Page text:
As the public keeps on being told, there is no risk at all to human health from cows infected with Mycoplasma bovis. In that respect, it is not at all like mad cow disease. Even so, the M bovis outbreak is still doing the head in of Agriculture Minister Damien O’Connor, who will be announcing on Monday whether the government intends going down the ‘eradication’ or the ‘management’ path with respect to the outbreak.
The decision won’t necessarily make a lot of difference on the ground. The costs involved will be roughly the same, either way. Partly because managing where M bovis is still means eradication at the margins as a containment measure, to protect those quarantine-able regions where it currently isn’t present. Encouragingly, all of the 39 properties where M bovis has so far been detected have proved to be connectable via animal movements between the infected herds, all of which occurred before the initial discovery in July 2017. Optimistically, that could suggest that the disease may not be spreading, and is or can be contained.
If the “management” option is to be taken, O’Connor confirmed to me at an MPI briefing yesterday that the estimated $60 million annual cost of M bovis to the farming industry in Australia would “probably be in the ballpark” of the likely annual cost involved here, if the disease gets established. “ Those are the figures we’re talking about on an annual basis, for management.”
Everyone in New Zealand has been on a learning curve about M bovis over the past few months. It takes sustained contact to spread the disease and there is no documented case, MPI officials confirmed yesterday, of “over the fence” casual transmission. Movement of animals has been the main form of transmission, which can occur via animals, machinery semen, or even soil – which in the right (ie wrong) moist conditions can keep the bacteria active for up to 50 days. There is no effective preventative vaccine for M bovis, and cows can be carriers even if they show no outward sign of the disease, which becomes detectable only after the cow begins actively “shedding” the bacteria – and not merely when the animal begins showing symptoms.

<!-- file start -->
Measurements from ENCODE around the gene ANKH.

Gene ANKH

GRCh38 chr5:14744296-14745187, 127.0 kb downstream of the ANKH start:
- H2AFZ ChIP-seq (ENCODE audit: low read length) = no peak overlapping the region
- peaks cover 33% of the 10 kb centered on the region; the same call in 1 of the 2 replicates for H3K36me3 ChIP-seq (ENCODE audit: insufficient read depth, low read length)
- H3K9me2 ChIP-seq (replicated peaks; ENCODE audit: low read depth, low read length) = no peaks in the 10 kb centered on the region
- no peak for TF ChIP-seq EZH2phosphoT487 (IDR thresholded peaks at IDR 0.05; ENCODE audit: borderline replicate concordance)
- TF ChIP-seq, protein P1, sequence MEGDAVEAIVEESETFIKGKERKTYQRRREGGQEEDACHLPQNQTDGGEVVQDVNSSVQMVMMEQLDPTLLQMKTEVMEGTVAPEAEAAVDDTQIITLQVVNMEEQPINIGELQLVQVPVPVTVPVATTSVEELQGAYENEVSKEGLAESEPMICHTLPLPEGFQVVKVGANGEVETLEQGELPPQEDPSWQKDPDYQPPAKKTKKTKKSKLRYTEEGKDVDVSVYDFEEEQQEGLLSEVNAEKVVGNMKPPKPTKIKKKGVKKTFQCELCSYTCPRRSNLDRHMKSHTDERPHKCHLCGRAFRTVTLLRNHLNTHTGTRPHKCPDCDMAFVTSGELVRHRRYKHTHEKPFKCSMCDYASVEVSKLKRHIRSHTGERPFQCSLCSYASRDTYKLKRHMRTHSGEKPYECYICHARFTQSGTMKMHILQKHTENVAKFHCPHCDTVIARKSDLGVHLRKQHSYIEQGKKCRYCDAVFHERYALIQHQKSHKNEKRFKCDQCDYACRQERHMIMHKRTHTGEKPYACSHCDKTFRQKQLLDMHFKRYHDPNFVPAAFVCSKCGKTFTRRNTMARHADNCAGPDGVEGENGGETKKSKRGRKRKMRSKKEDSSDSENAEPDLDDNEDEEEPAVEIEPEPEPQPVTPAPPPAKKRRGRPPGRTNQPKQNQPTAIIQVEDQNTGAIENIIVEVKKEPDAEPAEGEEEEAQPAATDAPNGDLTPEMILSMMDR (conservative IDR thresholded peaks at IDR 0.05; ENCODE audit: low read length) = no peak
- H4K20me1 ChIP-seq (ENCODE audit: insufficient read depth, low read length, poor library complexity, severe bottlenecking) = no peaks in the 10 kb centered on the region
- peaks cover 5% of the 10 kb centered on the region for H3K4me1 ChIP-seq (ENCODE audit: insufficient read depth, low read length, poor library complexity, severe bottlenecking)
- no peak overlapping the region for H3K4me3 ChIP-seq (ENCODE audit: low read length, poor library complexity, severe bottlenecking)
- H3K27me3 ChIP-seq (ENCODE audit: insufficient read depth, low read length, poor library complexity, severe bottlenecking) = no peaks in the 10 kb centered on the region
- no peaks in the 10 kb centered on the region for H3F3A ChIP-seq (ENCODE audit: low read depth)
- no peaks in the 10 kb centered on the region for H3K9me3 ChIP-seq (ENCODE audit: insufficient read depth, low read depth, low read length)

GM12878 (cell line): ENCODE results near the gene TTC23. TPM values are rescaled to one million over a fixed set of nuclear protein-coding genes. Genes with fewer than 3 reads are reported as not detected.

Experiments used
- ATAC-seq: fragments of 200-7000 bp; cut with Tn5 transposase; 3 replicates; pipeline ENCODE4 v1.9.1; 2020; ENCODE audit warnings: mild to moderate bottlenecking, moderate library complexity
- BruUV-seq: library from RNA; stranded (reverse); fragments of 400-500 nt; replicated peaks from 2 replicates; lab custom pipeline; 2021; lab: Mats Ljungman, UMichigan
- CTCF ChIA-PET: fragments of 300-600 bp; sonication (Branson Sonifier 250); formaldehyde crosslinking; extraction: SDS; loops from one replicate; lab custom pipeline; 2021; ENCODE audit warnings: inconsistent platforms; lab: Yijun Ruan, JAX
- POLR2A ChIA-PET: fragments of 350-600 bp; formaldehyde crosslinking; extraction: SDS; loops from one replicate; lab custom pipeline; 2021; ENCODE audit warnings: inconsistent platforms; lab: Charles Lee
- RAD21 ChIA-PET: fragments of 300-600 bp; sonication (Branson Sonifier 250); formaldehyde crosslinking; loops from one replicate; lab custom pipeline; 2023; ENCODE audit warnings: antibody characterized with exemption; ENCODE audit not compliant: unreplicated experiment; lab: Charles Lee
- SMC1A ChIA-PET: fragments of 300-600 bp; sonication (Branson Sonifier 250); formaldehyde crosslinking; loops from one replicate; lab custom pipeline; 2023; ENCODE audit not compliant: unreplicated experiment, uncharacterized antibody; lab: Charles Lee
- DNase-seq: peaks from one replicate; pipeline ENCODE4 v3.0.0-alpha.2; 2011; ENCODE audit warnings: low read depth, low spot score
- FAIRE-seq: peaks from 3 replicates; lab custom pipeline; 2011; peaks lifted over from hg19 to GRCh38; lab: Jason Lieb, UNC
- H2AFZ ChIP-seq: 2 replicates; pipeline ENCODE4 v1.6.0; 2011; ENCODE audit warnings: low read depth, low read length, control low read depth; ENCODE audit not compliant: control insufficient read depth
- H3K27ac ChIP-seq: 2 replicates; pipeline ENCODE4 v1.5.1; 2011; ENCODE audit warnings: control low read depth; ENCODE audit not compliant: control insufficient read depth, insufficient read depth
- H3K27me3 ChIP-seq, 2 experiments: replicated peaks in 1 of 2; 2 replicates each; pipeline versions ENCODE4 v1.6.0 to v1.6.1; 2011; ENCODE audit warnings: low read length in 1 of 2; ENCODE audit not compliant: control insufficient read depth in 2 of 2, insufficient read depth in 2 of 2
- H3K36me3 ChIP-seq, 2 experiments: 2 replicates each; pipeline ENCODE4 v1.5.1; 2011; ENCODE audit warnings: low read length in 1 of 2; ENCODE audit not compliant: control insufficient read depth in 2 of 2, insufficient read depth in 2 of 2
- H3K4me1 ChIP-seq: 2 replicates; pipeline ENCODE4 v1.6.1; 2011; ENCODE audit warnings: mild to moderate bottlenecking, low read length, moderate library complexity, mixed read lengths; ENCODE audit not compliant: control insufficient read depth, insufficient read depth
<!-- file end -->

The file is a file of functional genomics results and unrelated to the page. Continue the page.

Unfortunately for all concerned – including the cows –there is no test currently able to detect M bovis on an individual animal basis. Tests can confirm if an animal has the bacteria, but not if it hasn’t – so if one cow has the disease the entire herd must be assumed to be infected, and (arguably) has to be culled. Since the standard testing process can take about a fortnight, this can put a question mark over the measures that farmers should be reasonably taking in the interim.
To make things even more difficult, the disease manifests along a clinical spectrum from non-apparent to severe, and this compounds the difficulty of accurate early diagnosis. It is easy for instance, to initially mis-diagnose the symptoms as being simply a bad case of mastitis, with the telling difference being that M bovis generated mastitis will not respond to the usual treatment.
All of these difficult and indeterminate testing attributes mean that M bovis is an extremely hard disease to intercept at the bio-security border – which could pose significant problems in proving the culpability of any individuals prosecuted for the outbreak, since anyone prosecuted could claim to have introduced the disease in all innocence, by accident. As MPI officials said yesterday, the strain now being detected here seems to have come from Europe (not Australia) and the outbreak’s point of origin has been traced to the farm of Alfons Zeestraten near Winton, Southland.